Goce Smilevski was born in 1975 in Skopje, Macedonia. He was educated at Charles University in Prague, Central European University in Budapest, and Ss. Cyril and Methodius University in Skopje, where he works at the Institute for Literature. He has won numerous prizes for his writing, in Macedonia and abroad; his novel Freud's Sister won the European Union Prize for Literature and is being published in more than twenty-five languages.
From his Q & A with Ann Mayhew at Publishers Weekly:
Why do you think it’s important to investigate history’s “forgotten” characters, and why Adolfina?--Marshal Zeringue
In The Art of the Novel, Milan Kundera wrote that “historiography writes the history of society, not of a man,” while the art of the novel has the ability to examine “the historical dimension of human existence.” Historiography remembers only the influential people; its selective memory neglects the lives of ordinary people. Adolfina Freud is one of those billions of forgotten people, and we are certain of just a few facts of her life and death. We know nothing about her joys and sorrows. On the other hand, many things about her brother Sigmund have been well recorded, including those that are trivial, such as where he bought cigars. Writing a novel narrated by a relative of one of the most influential people in history was, for me, a symbolic act; I was giving a voice to one of those forgotten people whose lives, happiness, and tragedies have been lost.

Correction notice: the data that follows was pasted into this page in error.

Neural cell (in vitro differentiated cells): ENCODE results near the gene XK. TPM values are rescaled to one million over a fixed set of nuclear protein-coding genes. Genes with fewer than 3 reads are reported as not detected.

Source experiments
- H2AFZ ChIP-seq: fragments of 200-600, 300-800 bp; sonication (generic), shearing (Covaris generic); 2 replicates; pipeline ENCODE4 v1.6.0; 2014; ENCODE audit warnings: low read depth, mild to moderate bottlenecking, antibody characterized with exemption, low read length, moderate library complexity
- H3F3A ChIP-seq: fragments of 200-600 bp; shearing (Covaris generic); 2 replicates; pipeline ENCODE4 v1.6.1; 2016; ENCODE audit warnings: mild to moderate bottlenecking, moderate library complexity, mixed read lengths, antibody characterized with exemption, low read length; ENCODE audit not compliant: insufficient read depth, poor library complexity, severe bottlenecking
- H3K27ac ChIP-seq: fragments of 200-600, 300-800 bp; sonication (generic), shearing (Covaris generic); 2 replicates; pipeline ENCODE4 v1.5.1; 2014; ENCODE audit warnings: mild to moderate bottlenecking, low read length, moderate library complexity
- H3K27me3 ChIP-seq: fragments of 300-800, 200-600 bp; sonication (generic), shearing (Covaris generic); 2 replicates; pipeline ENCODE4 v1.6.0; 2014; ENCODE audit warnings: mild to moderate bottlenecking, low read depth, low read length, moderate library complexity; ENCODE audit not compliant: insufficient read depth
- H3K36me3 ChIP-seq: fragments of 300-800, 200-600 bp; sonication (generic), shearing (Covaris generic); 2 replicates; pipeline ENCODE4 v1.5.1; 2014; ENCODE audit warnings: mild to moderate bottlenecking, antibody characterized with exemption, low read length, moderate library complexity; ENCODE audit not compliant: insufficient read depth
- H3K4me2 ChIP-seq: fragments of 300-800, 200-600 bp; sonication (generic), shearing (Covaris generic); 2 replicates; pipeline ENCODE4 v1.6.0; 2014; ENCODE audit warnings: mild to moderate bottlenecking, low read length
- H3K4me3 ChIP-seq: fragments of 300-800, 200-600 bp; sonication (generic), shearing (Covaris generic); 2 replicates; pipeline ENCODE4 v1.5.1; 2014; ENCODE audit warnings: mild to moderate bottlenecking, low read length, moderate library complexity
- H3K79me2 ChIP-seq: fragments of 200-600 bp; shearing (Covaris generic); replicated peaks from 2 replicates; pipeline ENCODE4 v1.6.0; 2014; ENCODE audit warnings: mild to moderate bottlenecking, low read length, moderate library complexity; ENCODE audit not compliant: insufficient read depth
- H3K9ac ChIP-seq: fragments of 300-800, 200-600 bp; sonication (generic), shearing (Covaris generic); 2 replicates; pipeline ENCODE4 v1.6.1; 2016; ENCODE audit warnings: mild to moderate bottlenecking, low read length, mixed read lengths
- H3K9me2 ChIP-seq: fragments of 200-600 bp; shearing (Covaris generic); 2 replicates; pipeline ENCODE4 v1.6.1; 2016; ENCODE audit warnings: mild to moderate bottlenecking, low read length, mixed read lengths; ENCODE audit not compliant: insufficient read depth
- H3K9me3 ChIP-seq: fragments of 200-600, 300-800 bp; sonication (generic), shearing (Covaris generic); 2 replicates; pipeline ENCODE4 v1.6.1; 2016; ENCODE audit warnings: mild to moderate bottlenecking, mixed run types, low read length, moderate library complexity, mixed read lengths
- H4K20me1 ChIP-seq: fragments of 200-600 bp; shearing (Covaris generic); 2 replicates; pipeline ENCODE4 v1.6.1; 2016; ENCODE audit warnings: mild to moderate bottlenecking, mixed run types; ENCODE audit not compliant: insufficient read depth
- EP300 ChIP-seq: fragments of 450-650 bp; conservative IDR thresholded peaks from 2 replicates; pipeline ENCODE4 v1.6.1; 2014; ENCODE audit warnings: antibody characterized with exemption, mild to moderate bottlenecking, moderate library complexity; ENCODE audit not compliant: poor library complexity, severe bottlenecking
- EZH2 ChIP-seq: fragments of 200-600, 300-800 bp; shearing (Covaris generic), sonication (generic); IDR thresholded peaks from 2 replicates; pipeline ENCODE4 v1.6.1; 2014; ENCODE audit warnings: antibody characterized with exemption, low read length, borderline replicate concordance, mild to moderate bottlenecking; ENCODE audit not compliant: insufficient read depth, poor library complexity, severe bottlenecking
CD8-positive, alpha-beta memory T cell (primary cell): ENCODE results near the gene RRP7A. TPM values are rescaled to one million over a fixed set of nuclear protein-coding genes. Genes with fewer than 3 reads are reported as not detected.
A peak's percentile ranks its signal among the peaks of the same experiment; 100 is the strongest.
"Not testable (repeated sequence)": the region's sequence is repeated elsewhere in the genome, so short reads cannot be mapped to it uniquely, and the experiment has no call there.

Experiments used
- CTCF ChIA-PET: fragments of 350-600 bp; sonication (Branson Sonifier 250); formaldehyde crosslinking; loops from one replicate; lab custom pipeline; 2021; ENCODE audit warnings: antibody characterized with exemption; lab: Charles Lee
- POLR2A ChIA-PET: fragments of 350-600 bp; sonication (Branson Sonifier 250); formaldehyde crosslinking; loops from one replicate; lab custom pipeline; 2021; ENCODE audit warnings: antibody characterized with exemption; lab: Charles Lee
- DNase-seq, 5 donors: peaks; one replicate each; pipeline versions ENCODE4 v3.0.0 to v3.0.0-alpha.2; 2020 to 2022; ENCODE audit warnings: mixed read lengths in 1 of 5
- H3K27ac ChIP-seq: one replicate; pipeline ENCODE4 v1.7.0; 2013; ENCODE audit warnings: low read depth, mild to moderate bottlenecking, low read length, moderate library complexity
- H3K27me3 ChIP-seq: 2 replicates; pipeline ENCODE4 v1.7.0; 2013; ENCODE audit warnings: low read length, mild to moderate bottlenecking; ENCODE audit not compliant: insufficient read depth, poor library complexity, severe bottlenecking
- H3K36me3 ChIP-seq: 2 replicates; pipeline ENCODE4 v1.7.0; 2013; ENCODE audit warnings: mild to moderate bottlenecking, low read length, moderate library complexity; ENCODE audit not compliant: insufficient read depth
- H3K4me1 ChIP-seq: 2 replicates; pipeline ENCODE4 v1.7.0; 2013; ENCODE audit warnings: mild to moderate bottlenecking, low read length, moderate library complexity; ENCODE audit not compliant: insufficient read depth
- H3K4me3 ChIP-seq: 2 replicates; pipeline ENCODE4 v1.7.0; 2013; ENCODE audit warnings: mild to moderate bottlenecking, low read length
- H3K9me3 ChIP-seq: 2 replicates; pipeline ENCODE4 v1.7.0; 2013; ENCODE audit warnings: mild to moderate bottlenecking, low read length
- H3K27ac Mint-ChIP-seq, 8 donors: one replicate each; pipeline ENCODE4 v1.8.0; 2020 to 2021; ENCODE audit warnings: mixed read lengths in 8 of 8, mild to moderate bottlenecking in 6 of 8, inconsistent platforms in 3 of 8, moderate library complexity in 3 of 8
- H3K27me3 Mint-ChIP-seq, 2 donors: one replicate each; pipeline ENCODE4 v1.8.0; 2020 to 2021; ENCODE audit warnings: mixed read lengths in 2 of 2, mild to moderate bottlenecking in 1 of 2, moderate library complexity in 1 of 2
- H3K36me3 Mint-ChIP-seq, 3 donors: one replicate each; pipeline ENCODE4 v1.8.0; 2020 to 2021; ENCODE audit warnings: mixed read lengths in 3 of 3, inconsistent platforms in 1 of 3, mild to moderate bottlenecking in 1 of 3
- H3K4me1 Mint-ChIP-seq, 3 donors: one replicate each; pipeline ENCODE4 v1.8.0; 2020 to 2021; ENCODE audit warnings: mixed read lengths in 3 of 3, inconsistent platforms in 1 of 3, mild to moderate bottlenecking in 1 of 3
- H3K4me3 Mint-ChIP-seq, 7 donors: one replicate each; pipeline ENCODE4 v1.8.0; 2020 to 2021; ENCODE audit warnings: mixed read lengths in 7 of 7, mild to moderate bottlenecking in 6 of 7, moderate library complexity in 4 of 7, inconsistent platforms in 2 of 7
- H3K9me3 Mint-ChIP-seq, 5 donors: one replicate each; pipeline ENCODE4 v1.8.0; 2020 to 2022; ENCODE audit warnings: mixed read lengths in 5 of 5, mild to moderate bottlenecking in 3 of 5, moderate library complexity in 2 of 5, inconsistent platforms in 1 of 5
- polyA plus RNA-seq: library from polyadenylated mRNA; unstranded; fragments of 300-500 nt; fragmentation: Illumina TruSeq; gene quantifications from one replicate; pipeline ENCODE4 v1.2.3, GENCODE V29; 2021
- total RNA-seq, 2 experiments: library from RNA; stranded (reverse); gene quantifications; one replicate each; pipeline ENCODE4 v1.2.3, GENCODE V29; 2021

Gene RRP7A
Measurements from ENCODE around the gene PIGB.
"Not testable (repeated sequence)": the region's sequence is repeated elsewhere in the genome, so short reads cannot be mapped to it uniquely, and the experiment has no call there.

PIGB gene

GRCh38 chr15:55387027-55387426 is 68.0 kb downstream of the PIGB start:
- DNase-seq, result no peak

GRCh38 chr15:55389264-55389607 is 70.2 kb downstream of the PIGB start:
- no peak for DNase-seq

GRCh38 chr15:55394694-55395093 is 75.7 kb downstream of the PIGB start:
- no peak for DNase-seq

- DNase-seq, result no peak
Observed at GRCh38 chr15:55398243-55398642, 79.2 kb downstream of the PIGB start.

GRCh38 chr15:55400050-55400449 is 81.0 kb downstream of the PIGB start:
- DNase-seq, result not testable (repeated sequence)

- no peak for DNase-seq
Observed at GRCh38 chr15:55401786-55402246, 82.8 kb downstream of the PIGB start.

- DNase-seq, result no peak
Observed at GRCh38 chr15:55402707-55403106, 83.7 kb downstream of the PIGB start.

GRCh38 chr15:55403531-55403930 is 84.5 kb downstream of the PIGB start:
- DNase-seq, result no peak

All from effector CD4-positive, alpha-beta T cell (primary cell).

What kind of research did you do to reimagine Adolfina’s life?
My main research was about 19th-century and early 20th-century life, the Holocaust, psychoanalysis, and her brother’s works.
How did Sigmund Freud’s work influence how you novelized his sister’s life and death?